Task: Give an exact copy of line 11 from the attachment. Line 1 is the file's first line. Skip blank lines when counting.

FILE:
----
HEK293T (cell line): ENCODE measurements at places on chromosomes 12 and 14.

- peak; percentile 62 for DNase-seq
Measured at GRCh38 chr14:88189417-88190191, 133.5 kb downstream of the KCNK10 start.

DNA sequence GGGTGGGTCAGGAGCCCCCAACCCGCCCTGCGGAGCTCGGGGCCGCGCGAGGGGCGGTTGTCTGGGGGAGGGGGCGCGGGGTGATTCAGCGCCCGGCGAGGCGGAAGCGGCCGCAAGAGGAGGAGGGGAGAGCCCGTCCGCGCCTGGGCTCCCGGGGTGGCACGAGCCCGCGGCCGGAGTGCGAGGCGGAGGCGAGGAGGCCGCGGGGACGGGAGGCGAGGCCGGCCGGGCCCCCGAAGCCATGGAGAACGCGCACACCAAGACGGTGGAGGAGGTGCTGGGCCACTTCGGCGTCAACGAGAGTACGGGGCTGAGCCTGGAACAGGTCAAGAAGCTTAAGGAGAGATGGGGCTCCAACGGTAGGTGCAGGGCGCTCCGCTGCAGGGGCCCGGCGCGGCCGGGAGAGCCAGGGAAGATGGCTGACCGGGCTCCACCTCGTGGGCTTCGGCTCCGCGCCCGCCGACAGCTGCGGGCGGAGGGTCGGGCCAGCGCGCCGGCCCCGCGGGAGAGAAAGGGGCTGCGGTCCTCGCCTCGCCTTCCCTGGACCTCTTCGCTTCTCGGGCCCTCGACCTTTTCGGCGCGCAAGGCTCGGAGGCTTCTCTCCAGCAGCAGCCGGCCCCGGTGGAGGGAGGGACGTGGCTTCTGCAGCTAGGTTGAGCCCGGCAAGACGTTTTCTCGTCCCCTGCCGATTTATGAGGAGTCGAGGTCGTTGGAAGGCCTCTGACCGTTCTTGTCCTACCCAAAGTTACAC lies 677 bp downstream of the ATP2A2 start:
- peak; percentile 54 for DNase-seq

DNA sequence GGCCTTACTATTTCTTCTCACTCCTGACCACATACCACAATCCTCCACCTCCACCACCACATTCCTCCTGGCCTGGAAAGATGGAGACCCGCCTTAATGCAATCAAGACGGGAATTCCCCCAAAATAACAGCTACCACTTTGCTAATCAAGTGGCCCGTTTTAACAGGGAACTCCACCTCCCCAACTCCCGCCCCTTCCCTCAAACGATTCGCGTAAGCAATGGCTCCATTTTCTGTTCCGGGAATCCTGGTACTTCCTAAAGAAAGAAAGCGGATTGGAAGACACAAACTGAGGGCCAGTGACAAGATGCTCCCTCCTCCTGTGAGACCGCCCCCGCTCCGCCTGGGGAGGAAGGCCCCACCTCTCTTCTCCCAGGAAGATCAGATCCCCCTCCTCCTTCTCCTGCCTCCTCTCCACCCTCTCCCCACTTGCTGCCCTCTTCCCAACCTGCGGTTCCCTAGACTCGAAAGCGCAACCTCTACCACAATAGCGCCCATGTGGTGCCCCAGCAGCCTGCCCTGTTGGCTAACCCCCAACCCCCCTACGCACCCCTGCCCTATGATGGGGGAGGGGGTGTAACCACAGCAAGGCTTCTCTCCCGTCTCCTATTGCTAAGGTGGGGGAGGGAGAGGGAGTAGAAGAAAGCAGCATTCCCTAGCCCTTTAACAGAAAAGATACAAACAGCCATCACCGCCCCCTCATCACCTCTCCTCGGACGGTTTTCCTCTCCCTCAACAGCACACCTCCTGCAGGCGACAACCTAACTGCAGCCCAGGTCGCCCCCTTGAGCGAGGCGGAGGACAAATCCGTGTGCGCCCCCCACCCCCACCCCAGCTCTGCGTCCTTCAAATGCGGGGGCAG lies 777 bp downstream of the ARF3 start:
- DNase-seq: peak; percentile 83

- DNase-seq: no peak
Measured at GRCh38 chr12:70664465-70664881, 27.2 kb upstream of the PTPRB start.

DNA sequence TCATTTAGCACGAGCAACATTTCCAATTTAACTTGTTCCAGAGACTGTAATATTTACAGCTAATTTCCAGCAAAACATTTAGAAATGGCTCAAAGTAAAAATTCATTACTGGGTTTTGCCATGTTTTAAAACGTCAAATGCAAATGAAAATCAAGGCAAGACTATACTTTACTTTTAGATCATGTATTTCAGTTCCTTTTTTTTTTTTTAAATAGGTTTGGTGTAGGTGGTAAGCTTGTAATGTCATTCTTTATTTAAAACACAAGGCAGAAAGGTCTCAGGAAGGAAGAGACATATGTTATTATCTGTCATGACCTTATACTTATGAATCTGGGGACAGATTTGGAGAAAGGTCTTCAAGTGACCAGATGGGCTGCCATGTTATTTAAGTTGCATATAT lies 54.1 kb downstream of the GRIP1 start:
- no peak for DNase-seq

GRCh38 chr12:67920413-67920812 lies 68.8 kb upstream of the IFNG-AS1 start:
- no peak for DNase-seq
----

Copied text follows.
- no peak for DNase-seq